Hacker identifies two major areas where American workers feel these effects: healthcare and retirement. He calls the shift from corporate responsibility for workers through pensions and health insurance to personal responsibility “risky healthcare” and “risky retirement.” To that I would add, “risky credentialing,” or Lower Ed. Declining investment in social insurance programs that, by design, diffused the individual risk of old age or health episodes exacerbates the risks associated with sickness and old age. In the same way, declining investment in public higher education exacerbates the risks associated with labor market shocks. As social insurance policies like healthcare and pensions declined, so too did public investment in higher education. Traditional colleges shifted more of the cost of a credential (or risk) to students and families with more loans and fewer grants offered, even as steep price discounting fought to hold individual costs down.

The risk for changing jobs and moving up the professional ladder has shifted to individual workers across race, class, and gender. That risk makes credentials valuable only insofar as those credentials are easy to start, easy to fit into complex lives, and easy to pay for. For-profit colleges nail that trifecta for millions of people who are similarly vulnerable in this new economy of risk shift, declining job tenure, and insecurity.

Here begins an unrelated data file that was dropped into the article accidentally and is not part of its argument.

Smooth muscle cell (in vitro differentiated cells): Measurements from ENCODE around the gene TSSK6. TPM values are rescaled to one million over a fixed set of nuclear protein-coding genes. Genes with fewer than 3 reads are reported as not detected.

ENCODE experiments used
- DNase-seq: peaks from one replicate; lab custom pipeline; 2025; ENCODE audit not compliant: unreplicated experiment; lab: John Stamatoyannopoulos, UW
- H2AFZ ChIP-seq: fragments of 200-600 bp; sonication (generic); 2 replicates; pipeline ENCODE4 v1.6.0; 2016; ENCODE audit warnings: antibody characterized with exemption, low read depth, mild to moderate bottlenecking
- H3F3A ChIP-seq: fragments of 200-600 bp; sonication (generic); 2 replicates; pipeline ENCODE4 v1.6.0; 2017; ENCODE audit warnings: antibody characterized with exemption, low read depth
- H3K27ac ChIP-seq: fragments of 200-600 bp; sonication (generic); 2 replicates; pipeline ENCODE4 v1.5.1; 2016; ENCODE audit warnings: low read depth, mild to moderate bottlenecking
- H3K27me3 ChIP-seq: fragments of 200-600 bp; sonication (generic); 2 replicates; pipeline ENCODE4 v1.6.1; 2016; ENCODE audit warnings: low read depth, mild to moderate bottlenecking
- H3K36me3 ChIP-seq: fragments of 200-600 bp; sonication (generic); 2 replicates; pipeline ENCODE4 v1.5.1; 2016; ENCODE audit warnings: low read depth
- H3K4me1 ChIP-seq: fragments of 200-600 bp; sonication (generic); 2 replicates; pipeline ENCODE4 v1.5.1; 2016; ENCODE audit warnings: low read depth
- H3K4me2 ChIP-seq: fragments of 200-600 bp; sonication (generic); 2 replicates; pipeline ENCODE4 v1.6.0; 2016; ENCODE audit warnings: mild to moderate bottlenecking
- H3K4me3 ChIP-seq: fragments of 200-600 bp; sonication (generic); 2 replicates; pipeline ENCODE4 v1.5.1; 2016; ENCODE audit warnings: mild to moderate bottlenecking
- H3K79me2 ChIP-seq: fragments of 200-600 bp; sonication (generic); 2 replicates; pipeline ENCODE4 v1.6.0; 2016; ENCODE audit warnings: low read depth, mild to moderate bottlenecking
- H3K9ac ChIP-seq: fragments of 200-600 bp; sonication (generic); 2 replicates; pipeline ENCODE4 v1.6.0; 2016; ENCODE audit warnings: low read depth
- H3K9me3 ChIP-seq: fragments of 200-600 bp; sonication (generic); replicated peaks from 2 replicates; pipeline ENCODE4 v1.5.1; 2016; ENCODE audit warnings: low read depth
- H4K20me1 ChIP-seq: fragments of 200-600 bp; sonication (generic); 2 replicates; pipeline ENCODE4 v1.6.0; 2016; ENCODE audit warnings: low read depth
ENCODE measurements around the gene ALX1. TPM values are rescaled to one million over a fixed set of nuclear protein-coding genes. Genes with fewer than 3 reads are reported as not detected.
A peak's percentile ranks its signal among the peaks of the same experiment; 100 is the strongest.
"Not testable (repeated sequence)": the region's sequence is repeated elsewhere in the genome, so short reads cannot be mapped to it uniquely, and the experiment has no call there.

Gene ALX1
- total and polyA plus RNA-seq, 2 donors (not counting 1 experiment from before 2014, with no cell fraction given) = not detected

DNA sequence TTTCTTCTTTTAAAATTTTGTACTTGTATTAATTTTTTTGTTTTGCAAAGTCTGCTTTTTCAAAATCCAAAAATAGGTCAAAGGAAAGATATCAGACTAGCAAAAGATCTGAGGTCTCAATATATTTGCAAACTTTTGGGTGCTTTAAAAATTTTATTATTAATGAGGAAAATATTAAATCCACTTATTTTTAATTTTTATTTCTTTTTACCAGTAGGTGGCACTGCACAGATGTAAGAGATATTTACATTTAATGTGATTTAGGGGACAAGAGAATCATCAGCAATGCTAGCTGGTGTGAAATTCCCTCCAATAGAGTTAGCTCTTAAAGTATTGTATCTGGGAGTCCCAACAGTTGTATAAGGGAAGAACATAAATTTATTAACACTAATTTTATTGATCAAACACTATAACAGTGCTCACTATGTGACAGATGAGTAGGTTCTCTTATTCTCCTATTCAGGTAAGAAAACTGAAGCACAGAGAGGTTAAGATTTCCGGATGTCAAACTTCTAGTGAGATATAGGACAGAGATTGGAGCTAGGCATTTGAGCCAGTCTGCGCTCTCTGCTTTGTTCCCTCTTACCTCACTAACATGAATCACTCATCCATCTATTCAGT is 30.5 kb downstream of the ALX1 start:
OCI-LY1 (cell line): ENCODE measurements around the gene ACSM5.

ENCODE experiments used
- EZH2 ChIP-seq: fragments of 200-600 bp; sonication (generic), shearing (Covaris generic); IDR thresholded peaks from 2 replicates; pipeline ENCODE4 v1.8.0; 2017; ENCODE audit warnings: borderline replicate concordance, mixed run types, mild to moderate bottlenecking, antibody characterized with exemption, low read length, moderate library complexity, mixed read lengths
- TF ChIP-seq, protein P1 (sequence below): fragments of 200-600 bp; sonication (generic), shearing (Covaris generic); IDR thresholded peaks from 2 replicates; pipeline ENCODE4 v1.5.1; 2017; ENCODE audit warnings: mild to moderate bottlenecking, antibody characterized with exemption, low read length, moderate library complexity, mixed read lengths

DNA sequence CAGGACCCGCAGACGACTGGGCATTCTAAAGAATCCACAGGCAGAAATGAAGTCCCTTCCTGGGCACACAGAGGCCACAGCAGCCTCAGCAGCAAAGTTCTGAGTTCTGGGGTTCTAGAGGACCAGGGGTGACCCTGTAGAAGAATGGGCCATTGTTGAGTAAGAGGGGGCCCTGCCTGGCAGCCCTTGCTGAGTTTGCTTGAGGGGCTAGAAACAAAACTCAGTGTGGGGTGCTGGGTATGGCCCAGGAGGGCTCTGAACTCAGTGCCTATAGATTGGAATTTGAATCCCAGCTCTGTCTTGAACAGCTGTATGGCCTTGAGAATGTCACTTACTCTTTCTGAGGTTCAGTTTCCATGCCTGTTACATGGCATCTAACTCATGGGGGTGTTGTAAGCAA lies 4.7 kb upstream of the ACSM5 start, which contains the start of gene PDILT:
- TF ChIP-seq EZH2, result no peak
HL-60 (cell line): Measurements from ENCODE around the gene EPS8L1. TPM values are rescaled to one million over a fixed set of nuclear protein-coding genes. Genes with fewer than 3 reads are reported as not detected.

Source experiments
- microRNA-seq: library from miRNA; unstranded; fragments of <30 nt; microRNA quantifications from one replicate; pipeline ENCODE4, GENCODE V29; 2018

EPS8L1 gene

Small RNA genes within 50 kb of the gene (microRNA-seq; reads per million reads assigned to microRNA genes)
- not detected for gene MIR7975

Source: Lower Ed: The Troubling Rise of For-Profit Colleges in the New Economy | The New Press

Today, creative industries are structured to minimize the diversity of their participants – economically, racially and ideologically. Credentialism, not creativity, is the passport to entry.

One would suspect that a college student who can pay $22,000 to work 25 hours a week for free in one of the most expensive cities in the world needs little help making connections. But that misconstrues the goal of unpaid internships: transforming personal wealth into professional credentials. For students seeking jobs at certain policy organizations, the way to get one’s foot in the door is to walk the streets paved in gold. In the post-employment economy, jobs are privileges, and the privileged have jobs.

What they are defending is a system in which wealth is passed off as merit, in which credentials are not earned but bought. Aptitude is a quality measured by how much money you can spend on its continual reassessment.

Namely, they have raised the price of the credentials needed to participate in the new meritocracy by such dramatic measures that it locks out a large part of the population while sending nearly everyone else into debt.

Source: The View from Flyover Country | Sarah Kendzior | Macmillan

A broad theme I take away is the commodification of inequality by shifting risk.

Lower Ed is, first and foremost, a set of institutions organized to commodify social inequalities…

Source: Lower Ed: The Troubling Rise of For-Profit Colleges in the New Economy | The New Press

More selections on risk shift from Lower Ed:

we have a labor market where the social contract between workers and the work on which college has previously relied has fundamentally changed and makes more workers vulnerable.